Last week, LATAM Airlines Group announced the immediate lease rejection of the remaining 11 Airbus A350 XWB in its long-haul fleet. The airline decided to simplify its widebody fleet under one brand, Boeing, with 17 B767s, ten B777-300ER, ten B787-8, and 12 B787-9.
LATAM’s decision to wave goodbye to its A350 fleet was expected but surprising. Let’s quickly review LATAM’s history with the A350.
TAM was one of A350’s first clients
In 2005, the Brazilian airline TAM signed a Memorandum of Understanding for the Airbus A350, committing to order eight A350 jets. It also added the option for seven more aircraft. Two years later, TAM expanded its order to 22 A350-900, as reported by Airway.
Then, in 2010, TAM increased it once more to 27 aircraft, becoming one of the largest customers of the new Airbus widebody. However, in 2011, TAM and the Chilean airline LAN announced a merger, which meant trouble for the Airbus order, although it couldn’t have been foreseen at that time.
The new LATAM inherited a diverse fleet. The Brazilians operated with Airbus (it received its first A330-200 in 1998), while the Chileans were Boeing customers. This new carrier had a Chilean administration, and therefore adopted LAN’s strategy, which centered on Boeing’s products.
Despite the cultural management, LATAM Brazil kept the Airbus order.
The arrival of the first A350
On December 18, 2015, Airbus announced that TAM Airlines had become the first A350XWB operator in the Americas.
TAM’s aircraft was configured in a premium two-class layout. It had 348 seats, comprising 30 premium business class and 318 in economy. At that time, LATAM still had a total order of 27 A350 XWB aircraft for the Group.
Roberto Alvo, CEO of International & Alliances at LATAM at that time, said,
“Adding this aircraft into our fleet not only proves our commitment to maintaining one of the youngest and most modern fleets in the world, but it also strengthens our relationship with Airbus, a true partner with whom we have grown in the last decades.”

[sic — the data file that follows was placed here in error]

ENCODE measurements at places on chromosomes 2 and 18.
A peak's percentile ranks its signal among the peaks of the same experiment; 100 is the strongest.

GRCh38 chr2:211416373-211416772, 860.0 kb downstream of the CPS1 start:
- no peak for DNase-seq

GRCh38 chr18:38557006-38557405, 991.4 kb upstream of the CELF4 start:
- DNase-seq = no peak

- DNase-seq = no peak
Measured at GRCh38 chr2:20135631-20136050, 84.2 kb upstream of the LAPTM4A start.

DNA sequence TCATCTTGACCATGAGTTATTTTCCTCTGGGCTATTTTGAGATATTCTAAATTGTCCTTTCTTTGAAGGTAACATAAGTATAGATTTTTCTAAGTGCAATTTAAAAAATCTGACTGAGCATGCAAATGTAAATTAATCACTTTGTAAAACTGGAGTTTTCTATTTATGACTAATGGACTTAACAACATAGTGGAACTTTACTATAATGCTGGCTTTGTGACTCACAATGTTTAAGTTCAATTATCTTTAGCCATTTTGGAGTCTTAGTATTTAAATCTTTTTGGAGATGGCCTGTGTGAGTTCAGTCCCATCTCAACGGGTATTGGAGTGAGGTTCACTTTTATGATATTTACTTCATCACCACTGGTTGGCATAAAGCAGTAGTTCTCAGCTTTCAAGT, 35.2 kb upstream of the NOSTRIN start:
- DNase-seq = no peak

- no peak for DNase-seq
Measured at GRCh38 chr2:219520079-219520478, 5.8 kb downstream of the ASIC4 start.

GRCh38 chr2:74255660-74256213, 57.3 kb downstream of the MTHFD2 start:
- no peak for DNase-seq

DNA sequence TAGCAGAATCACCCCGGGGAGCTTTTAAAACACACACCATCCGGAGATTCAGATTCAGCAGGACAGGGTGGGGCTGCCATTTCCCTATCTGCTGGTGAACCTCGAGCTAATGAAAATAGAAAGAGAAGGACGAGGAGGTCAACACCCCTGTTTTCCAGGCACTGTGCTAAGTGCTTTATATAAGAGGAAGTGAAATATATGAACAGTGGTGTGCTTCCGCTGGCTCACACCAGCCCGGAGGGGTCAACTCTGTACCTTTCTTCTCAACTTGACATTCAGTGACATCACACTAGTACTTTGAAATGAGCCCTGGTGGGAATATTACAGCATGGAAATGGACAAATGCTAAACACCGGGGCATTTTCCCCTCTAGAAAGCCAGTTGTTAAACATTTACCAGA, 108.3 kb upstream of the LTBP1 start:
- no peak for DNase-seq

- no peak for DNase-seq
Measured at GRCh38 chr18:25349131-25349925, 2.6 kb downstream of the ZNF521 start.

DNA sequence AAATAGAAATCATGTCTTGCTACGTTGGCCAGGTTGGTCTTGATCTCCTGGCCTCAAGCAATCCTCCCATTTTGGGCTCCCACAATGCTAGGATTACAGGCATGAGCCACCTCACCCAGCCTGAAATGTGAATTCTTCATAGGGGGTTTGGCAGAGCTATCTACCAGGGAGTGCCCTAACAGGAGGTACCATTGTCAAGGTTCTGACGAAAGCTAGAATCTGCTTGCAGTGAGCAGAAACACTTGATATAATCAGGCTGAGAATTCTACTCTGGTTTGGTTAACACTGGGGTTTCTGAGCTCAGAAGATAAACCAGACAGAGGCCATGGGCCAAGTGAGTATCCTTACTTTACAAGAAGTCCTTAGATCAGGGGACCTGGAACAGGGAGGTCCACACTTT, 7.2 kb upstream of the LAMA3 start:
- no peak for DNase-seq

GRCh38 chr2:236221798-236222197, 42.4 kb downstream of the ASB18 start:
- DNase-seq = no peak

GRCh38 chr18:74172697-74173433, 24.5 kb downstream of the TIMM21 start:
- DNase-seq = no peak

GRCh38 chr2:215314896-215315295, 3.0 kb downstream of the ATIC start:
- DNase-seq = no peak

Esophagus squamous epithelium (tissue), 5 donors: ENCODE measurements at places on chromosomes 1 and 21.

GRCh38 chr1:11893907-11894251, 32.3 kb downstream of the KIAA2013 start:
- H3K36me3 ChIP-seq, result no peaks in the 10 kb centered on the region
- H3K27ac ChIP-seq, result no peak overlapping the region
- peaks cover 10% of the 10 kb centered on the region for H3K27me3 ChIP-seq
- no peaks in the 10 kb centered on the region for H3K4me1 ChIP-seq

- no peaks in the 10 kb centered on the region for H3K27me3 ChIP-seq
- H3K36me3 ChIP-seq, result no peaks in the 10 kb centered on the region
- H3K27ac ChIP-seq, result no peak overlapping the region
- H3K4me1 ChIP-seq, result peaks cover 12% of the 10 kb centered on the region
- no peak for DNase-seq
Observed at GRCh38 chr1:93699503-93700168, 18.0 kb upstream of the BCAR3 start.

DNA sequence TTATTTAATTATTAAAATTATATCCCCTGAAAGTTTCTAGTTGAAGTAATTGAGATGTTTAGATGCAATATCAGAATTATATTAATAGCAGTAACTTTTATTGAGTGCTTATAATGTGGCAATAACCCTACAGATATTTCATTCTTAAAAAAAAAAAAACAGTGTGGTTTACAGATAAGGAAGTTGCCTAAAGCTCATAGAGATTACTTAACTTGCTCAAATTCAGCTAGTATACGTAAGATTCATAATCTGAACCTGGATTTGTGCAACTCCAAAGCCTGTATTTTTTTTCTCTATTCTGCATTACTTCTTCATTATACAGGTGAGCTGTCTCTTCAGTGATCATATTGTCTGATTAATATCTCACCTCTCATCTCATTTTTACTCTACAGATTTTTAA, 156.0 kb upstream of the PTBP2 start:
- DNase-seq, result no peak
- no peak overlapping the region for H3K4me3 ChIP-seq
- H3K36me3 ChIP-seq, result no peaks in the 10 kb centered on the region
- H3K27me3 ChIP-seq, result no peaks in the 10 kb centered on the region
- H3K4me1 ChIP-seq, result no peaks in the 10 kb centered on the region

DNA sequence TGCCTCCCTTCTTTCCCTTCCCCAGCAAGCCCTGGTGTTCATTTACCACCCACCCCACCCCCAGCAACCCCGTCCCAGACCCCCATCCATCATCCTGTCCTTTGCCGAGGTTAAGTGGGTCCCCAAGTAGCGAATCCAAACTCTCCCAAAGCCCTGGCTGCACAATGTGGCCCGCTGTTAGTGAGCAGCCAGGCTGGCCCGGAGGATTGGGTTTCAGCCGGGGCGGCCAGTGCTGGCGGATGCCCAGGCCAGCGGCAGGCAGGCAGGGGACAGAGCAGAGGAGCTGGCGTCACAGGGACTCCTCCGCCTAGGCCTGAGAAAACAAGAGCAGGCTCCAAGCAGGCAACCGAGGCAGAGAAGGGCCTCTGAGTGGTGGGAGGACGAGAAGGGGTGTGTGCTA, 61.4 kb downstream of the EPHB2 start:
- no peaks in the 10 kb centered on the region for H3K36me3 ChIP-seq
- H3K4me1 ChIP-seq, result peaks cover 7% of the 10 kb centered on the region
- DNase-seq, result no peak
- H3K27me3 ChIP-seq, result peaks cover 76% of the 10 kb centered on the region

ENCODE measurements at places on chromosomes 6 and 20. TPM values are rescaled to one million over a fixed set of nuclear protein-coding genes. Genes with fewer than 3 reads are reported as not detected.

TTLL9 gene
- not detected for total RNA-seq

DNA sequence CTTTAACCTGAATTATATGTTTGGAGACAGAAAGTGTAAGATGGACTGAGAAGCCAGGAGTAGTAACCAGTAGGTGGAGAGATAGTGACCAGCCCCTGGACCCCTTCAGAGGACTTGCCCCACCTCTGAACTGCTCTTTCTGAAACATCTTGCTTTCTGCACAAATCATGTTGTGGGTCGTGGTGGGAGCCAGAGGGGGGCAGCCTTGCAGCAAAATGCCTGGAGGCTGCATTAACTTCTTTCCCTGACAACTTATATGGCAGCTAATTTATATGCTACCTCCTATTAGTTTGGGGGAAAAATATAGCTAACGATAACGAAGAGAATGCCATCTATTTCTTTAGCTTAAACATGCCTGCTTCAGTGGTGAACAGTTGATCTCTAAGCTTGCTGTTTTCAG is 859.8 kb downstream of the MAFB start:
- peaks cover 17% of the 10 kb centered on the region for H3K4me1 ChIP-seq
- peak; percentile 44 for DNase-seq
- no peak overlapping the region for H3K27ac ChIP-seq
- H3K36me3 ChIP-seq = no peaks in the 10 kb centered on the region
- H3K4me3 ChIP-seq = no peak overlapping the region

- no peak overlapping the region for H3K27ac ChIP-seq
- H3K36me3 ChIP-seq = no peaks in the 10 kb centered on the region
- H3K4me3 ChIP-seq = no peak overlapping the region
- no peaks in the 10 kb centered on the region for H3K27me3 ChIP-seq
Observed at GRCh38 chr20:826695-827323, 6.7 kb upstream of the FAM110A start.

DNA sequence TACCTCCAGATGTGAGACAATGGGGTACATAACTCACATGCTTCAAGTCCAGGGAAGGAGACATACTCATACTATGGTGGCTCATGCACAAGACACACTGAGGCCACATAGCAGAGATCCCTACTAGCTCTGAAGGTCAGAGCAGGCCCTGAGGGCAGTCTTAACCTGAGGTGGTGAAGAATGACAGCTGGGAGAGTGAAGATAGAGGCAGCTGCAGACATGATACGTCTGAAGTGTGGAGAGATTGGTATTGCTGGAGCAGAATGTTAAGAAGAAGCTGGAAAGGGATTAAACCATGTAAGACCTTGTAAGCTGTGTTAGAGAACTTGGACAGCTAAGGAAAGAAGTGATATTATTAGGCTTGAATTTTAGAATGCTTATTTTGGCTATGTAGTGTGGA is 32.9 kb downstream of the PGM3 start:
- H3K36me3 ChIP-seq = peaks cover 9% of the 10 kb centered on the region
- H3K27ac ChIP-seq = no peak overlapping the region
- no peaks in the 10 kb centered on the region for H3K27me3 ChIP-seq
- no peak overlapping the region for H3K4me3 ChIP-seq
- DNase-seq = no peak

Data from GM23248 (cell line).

On January 25, 2016, LATAM Brazil operated its first A350-900 revenue service between Sao Paulo Guarulhos and Manaus.
Brazil’s economic issues and Qatar’s lease
Between 2014 and 2016, Brazil had a significant economic setback that directly impacted the airline industry.
LATAM Brazil started to show some uncertainty regarding its A350 fleet in 2016. That year, the management decided to replace 14 A350-900 with the largest A350-1000. However, in 2017, it reverted two A350-1000 to the -900 again. And then one year later, it reverted four more aircraft.
In March 2017, Qatar Airways leased four of LATAM’s A350s. At that time, Akbar Al Baker, Qatar’s CEO, said,
“In order to meet the growing demand for our services, Qatar Airways has entered into an agreement with LATAM Airlines Group to secure up to four A350 aircraft for up to one year.”
This experiment lasted until May 20, 2020, when Qatar Airways returned the four leased aircraft to LATAM. Due to the impact of the COVID-19 pandemic, Qatar Airways drastically reduced its fleet, TAM’s A350 had to go.
The Delta fallout
In 2019, Delta purchased a 20% stake in LATAM in one of the year’s biggest surprises. As part of the agreement, Delta would buy four A350s from LATAM and take LATAM’s commitment for ten further A350.
Once again, the COVID-19 pandemic destroyed those plans. Both carriers terminated the aircraft sale and purchase agreement, and Delta paid US$62 million to LATAM as a penalty. LATAM remained in possession of its A350 fleet.
LATAM waves goodbye to the A350
From the original 27 aircraft A350 order, LATAM only ever received 13. Delta absorbed the order for ten A350s.
In 2020, LATAM rejected the leases of the first two and sent them to Victorville, California. Then, in 2021, the South American giant announced the rejection of leasing contracts of the remaining 11. LATAM Brazil’s CEO, Jerome Cadier, said,
“Among these decisions, one is the restructuration of our widebody fleet in Brazil. Therefore, today we announce that seven aircraft A350 are leaving our LATAM Brazil fleet immediately; next week, another four will go as well. With that, starting this month, LATAM’s widebody fleet will be composed of B777/B767 and B787.”
Following the announcement, LATAM’s fleet now comprises 44 Airbus A319, 132 A320-200, 12 A320neo, 38 A321-200, zero A350, 17 B767-300, ten B777-300ER, ten B787-8, and 12 B787-9.
Did you expect to see LATAM wave goodbye to its A350 fleet so soon? Let us know in the comments.